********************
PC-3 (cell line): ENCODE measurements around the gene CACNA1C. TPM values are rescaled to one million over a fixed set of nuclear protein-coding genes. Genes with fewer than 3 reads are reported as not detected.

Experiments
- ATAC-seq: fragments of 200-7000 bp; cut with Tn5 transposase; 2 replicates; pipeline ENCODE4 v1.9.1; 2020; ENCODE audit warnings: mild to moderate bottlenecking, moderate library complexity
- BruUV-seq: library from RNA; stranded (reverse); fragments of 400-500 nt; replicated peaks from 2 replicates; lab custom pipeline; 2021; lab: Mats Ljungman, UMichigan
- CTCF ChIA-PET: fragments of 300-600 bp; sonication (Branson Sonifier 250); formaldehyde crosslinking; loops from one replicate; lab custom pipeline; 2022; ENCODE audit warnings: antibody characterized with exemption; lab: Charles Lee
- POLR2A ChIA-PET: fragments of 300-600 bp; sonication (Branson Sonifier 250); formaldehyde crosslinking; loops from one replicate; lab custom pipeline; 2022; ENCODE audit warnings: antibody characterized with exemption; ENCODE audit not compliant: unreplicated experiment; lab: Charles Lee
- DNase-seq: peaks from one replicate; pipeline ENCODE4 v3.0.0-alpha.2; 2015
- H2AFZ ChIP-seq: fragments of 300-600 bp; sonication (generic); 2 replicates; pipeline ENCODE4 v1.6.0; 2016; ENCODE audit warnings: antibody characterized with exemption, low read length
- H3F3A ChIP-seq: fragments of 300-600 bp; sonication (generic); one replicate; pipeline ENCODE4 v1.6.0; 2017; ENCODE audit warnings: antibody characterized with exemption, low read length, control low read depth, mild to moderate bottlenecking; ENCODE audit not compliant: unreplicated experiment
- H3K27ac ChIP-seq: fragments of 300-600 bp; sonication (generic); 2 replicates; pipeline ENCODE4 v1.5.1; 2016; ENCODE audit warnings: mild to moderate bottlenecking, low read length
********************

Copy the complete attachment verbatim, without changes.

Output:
PC-3 (cell line): ENCODE measurements around the gene CACNA1C. TPM values are rescaled to one million over a fixed set of nuclear protein-coding genes. Genes with fewer than 3 reads are reported as not detected.

Experiments
- ATAC-seq: fragments of 200-7000 bp; cut with Tn5 transposase; 2 replicates; pipeline ENCODE4 v1.9.1; 2020; ENCODE audit warnings: mild to moderate bottlenecking, moderate library complexity
- BruUV-seq: library from RNA; stranded (reverse); fragments of 400-500 nt; replicated peaks from 2 replicates; lab custom pipeline; 2021; lab: Mats Ljungman, UMichigan
- CTCF ChIA-PET: fragments of 300-600 bp; sonication (Branson Sonifier 250); formaldehyde crosslinking; loops from one replicate; lab custom pipeline; 2022; ENCODE audit warnings: antibody characterized with exemption; lab: Charles Lee
- POLR2A ChIA-PET: fragments of 300-600 bp; sonication (Branson Sonifier 250); formaldehyde crosslinking; loops from one replicate; lab custom pipeline; 2022; ENCODE audit warnings: antibody characterized with exemption; ENCODE audit not compliant: unreplicated experiment; lab: Charles Lee
- DNase-seq: peaks from one replicate; pipeline ENCODE4 v3.0.0-alpha.2; 2015
- H2AFZ ChIP-seq: fragments of 300-600 bp; sonication (generic); 2 replicates; pipeline ENCODE4 v1.6.0; 2016; ENCODE audit warnings: antibody characterized with exemption, low read length
- H3F3A ChIP-seq: fragments of 300-600 bp; sonication (generic); one replicate; pipeline ENCODE4 v1.6.0; 2017; ENCODE audit warnings: antibody characterized with exemption, low read length, control low read depth, mild to moderate bottlenecking; ENCODE audit not compliant: unreplicated experiment
- H3K27ac ChIP-seq: fragments of 300-600 bp; sonication (generic); 2 replicates; pipeline ENCODE4 v1.5.1; 2016; ENCODE audit warnings: mild to moderate bottlenecking, low read length